Reflections on a Conversation with Former Cox Automotive CEO, Sandy Schwartz

By Dave Cantin

As an entrepreneur, one of the things that I look for in every conversation is how people carry themselves, their leadership ability, and especially how it carries through a conversation or a meeting.

I’m continually amazed by the drive of the people I meet in the automotive industry. I truly believe it is the greatest industry in the world, full of professionals that are full of resilience and tenacity at a level you don’t find anywhere else.

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Today, I want to talk about all the unique flavors we bring as individuals to this “automotive tenacity” . If you’re in a different industry, you bring your own flavor to the distinct superpower of your industry. 

You don’t have to be a CEO. You can be starting your career, but you always have an incredible amount to teach and learn from those around you.

I want to talk specifically about the contributions to this automotive tenacity made by one incredible individual, Sandy Scwartz, who I had the privilege of interviewing this past summer on the Dealer News Today Podcast.

Before we start, a point we will circle back to later. The best way to learn anything (including “superpowers” and new ways of being), is two fold:

First, by teaching what you know to others, it becomes a more deeply ingrained part of you. 

Second, by openly listening to the contributions of others, your perspective will constantly expand.

I truly believe this is one of the best ways to ensure that personal growth continues as a daily and lifelong journey; to constantly share and invite others to share their best with you.

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Over the summer of 2020, I had the privilege of interviewing Sandy Schwartz twice on the Dealer News Today podcast. The second appearance was to announce that he was stepping down as the CEO of Cox Automotive to become lead executive of Cox Family Offices, after 35 amazing years that left an indelible, positive mark on the automotive industry.

But that’s a story for a different day.

Today, I want to talk about the first time Sandy came on the show. It was a moment in our country’s history that will be remembered by all who lived though it—June 25th, 2020. The pandemic was still relatively new, though we were beginning to grow accustomed. Then our country broke into a moment of new and resounding calls for racial justice.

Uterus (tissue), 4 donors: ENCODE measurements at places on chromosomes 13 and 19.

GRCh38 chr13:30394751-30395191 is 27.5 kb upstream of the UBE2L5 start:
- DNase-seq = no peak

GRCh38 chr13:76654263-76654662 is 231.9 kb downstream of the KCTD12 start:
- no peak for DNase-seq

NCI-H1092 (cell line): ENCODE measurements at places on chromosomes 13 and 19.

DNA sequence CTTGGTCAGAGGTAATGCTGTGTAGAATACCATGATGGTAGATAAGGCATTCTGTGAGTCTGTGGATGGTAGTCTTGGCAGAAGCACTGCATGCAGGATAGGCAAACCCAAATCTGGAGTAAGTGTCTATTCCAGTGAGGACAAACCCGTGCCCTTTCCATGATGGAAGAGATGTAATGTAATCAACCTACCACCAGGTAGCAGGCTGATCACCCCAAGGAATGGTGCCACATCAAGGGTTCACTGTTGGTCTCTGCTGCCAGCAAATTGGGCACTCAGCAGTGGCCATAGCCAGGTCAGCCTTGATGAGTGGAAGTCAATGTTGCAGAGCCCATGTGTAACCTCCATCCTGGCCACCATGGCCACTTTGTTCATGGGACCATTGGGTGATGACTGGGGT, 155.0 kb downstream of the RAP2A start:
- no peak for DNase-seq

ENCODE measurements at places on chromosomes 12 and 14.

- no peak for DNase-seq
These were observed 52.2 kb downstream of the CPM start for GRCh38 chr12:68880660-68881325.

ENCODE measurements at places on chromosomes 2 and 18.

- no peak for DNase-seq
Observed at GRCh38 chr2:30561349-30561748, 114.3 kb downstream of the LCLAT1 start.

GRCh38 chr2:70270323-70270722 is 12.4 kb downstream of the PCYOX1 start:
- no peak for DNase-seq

It was at this important moment that Sandy came on the show. His incredible leadership shined through from the start. It led me to see that Sandy sheds a unique light on this “automotive tenacity.”

In our society, we so often think of professionals who make it to the top by being cutthroat, by being able to take the emotions out of hard decisions. 

But Sandy is different.

He still has the guts, the savvy, and the business mind it takes to make it to the top level of the automotive industry. He can take the emotion out of a decision when he has to. He’s unique because he combines all that grit with a seemingly bottomless well of generosity and positivity.

For an example, when I asked him, “What have been some of the greatest challenges you’ve experienced as the leader at Cox Automotive during these times? ”

. . . Someone else might have sighed and started with a heavy voice, “Well . . . ”

But not Sandy. Without hesitation, he said— 

“I’m gonna answer that, but first of all, I have to tell you my greatest joy, because I think before we get into challenges, there are good things that come out of this.”

That’s not to say he doesn’t recognize the challenges. He’s deeply sensitive to them. Sandy comes from a space of such genuine positivity, that in facing any challenge, those around him are not exhausted or defeated. They’re uplifted and inspired.

By the way, that ‘greatest joy’ was witnessing the entrepreneurial spirit of everyone in the automotive business through these unprecedented challenges. There’s that tenacity again!

Later, he mentioned a mantra he’d been touting, “It’s time to be human at your core!” 

In these times, it’s certainly important for us to be in touch with our humanity, but I have a feeling this has been how Sandy has operated his whole life, long before the pandemic.

Actually, I know it is. He talked about a slide he often uses in presentations, of a field where a little league game is being played, surrounded by sponsorship signs. And the sponsors are all automotive dealerships. He shows that image as a reminder, saying—

“We are deeply ingrained in communities. We help them build fields, schools, and so it’s really important that we realize we have a responsibility, not only to our great industry, but also to the communities that we all serve and we’re a part of.”

He embodies this in the way he led Cox, noting that having each of the 25+ different companies under the Cox Automotive umbrella working separately is good… but the “special sauce” is in how they work together.

“It’s less important to stand each one of them up as a separate business, and way more important to make sure they’re working towards something that will make the dealer more profitable.”